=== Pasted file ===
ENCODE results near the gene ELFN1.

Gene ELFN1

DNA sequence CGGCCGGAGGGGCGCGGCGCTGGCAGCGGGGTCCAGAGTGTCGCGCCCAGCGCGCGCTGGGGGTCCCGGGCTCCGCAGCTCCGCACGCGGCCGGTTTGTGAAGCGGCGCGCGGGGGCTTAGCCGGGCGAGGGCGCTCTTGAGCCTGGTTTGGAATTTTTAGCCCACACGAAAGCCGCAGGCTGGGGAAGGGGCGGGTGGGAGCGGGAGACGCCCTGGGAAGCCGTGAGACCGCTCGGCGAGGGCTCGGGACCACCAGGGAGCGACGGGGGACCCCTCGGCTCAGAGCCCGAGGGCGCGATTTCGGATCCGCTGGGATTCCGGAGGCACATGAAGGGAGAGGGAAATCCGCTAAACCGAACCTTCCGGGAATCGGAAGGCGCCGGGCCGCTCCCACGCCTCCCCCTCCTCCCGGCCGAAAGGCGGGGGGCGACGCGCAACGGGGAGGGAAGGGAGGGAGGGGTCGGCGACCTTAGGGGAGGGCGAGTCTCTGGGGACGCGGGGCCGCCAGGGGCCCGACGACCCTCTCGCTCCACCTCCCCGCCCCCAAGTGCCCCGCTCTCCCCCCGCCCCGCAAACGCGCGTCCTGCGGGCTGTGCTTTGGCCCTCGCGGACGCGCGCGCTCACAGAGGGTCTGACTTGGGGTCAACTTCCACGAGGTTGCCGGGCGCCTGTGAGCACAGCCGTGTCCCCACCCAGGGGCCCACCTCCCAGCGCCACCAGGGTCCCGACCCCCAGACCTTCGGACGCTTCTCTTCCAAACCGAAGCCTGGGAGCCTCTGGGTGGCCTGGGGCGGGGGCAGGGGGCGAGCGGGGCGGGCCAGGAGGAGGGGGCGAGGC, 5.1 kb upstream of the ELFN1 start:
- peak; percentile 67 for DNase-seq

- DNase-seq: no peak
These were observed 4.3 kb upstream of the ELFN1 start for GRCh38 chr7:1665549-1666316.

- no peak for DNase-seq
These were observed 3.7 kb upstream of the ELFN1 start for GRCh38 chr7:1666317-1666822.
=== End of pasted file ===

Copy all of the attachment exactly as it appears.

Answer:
ENCODE results near the gene ELFN1.

Gene ELFN1

DNA sequence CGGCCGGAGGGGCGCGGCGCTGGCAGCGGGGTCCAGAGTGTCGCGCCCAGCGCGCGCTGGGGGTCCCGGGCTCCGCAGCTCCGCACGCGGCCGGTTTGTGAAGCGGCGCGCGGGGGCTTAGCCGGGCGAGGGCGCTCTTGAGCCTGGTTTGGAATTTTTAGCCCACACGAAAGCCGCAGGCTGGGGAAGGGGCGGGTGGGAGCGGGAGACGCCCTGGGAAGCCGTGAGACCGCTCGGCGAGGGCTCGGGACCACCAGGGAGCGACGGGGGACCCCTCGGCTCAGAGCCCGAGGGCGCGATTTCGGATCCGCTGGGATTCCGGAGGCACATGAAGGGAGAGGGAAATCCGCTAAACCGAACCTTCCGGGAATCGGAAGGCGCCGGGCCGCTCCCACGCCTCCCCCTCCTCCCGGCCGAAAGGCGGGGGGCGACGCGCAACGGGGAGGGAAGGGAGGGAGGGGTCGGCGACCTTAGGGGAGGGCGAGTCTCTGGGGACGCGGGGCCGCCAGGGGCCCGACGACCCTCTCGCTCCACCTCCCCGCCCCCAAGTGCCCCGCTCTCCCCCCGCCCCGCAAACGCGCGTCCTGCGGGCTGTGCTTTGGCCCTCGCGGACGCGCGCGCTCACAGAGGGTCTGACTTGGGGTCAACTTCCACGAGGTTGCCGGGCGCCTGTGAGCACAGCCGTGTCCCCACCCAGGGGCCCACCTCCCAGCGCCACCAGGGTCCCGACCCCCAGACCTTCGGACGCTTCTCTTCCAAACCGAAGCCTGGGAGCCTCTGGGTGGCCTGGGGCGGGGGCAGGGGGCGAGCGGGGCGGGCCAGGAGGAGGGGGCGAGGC, 5.1 kb upstream of the ELFN1 start:
- peak; percentile 67 for DNase-seq

- DNase-seq: no peak
These were observed 4.3 kb upstream of the ELFN1 start for GRCh38 chr7:1665549-1666316.

- no peak for DNase-seq
These were observed 3.7 kb upstream of the ELFN1 start for GRCh38 chr7:1666317-1666822.